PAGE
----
The Karma Kagyu Lineage of Tibetan Buddhism
Over the centuries, Tibetan Buddhism has been developed and passed on directly from the teacher to the student through the so-called transmission lineages. One of the four main schools of Tibetan Buddhism is the Kagyu tradition, which in turn is subdivided into several main and secondary lineages. Kamalashila Institute belongs to the Karma Kagyu school, which is headed by the Karmapa. Tradition holds that the transmission of the Kagyu lineage began with the Original Buddha, Dorje Chang. Dorje Chang is a so-called transcendent buddha who is seen as an embodiment of absolute truth. From him the typology of the five Buddha families was developed. These are pictured on many Tibetan thangkas.
Beginning of the Transmission Lineage in the 10th Century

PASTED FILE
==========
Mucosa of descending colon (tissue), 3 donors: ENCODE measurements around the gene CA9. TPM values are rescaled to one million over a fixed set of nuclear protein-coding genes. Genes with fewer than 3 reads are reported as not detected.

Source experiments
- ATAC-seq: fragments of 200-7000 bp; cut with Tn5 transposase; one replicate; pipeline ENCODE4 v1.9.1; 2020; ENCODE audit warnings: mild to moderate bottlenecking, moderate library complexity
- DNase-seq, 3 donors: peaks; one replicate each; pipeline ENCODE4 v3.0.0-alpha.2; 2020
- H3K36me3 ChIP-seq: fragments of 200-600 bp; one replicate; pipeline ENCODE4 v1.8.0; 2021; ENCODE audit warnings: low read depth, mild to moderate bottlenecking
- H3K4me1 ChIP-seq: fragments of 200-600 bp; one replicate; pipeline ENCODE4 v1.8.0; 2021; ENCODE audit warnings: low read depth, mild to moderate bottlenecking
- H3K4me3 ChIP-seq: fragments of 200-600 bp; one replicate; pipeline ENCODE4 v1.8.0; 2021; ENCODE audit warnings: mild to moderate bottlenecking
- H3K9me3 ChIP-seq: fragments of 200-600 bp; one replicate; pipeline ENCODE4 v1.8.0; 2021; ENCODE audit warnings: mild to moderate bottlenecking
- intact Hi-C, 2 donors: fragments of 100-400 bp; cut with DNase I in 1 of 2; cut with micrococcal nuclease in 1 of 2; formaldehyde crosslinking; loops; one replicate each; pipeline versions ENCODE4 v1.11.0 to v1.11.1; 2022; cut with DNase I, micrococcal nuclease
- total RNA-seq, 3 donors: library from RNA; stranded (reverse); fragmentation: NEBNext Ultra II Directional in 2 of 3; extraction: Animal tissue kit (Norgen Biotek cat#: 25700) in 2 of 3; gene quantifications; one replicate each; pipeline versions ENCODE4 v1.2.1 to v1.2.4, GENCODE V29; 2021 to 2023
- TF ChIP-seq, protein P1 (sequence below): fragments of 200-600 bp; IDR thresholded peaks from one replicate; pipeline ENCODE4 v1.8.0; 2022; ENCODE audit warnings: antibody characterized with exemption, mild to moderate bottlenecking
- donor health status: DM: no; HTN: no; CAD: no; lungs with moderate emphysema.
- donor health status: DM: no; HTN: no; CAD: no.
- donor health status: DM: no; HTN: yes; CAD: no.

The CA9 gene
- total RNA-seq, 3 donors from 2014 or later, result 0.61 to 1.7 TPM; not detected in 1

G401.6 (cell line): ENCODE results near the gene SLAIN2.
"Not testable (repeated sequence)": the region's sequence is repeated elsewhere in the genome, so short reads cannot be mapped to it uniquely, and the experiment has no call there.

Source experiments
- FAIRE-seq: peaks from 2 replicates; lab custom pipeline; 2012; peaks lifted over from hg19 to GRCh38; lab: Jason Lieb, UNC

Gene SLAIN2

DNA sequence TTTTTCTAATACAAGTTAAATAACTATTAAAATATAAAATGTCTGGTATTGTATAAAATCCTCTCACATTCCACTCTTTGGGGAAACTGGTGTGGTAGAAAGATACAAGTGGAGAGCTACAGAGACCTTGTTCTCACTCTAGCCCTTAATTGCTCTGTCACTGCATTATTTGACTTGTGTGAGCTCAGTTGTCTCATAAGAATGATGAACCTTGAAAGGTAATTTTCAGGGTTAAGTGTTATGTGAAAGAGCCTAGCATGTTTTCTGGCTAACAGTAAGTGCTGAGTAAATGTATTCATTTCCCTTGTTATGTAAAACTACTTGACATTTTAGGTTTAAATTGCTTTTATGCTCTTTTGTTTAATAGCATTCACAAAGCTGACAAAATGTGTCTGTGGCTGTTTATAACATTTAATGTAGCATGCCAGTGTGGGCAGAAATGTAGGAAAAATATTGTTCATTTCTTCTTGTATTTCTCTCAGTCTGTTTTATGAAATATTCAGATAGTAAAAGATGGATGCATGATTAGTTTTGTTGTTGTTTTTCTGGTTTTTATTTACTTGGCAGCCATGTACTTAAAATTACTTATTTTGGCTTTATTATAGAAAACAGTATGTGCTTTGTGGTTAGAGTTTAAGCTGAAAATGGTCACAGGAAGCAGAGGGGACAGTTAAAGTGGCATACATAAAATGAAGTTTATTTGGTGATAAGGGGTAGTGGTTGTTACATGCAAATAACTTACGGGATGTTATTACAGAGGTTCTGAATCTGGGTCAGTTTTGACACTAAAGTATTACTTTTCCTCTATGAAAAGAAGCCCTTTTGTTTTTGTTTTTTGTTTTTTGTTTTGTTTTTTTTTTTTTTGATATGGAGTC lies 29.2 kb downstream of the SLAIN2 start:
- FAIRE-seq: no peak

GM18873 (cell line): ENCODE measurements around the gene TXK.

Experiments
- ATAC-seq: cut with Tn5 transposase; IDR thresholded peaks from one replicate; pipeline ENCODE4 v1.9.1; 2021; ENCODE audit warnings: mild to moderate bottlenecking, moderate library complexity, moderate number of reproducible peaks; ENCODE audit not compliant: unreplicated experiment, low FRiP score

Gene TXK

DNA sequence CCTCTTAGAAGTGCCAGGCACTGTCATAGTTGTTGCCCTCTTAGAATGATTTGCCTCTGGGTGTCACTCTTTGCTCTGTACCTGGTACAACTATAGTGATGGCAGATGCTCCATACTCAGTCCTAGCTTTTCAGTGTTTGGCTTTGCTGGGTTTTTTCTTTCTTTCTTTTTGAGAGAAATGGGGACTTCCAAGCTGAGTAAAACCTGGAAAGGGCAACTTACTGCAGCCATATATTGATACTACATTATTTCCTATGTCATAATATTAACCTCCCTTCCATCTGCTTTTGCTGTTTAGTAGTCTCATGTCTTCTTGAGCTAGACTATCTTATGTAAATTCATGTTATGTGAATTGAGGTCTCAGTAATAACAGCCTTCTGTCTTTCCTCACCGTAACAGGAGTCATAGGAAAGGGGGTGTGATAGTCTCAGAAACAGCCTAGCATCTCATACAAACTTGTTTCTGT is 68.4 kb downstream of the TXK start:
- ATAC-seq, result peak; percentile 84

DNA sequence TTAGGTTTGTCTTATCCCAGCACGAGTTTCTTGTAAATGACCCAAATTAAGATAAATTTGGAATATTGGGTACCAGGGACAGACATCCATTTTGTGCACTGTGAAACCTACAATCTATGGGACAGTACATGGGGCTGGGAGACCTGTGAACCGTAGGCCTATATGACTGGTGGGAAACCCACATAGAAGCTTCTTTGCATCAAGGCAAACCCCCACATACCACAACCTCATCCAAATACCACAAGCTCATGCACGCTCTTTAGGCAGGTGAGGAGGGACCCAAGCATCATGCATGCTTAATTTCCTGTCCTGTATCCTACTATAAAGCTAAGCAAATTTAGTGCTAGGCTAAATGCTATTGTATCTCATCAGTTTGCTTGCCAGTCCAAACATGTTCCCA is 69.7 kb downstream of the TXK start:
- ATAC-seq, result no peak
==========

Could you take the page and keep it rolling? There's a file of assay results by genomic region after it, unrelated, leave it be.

In historical times, the Kagyu tradition was transmitted from the famous yogi Tilopa (988–1069) to Naropa (1016–1100) and then from Naropa to Marpa (1012–1097). Marpa translated substantial parts of the dharma practice into the Tibetan language. The transmission lineage continues from Marpa to Milarepa (1042–1123) and from Milarepa to the lineage holder Gampopa (1079–1153). Gampopa is regarded as the true founder of the Kagyu schools. He merged monastic traditions with those of Indian masters, thereby shaping the nature of the teaching and the practices characteristic of the Kagyu schools. Gampopa was also the teacher of the 1st Karmapa, Düsum Khyenpa (1110–1193), who is regarded as the founder of the Karma Kagyu lineage.
The Karmapas are also the oldest lineage of consciously reborn Buddhist teachers, the so-called tulkus. This is why the current 17th Karmapa Ogyen Trinley Dorje (born in 1985) is regarded not only as the present-day head of the Karma Kagyu lineage but also as the reincarnation of all preceding Karmapas, especially of the 16th Karmapa. The 16th Karmapa was responsible for instigating the founding of Kamalashila Institute and was elected as the head of all of the Kagyu schools.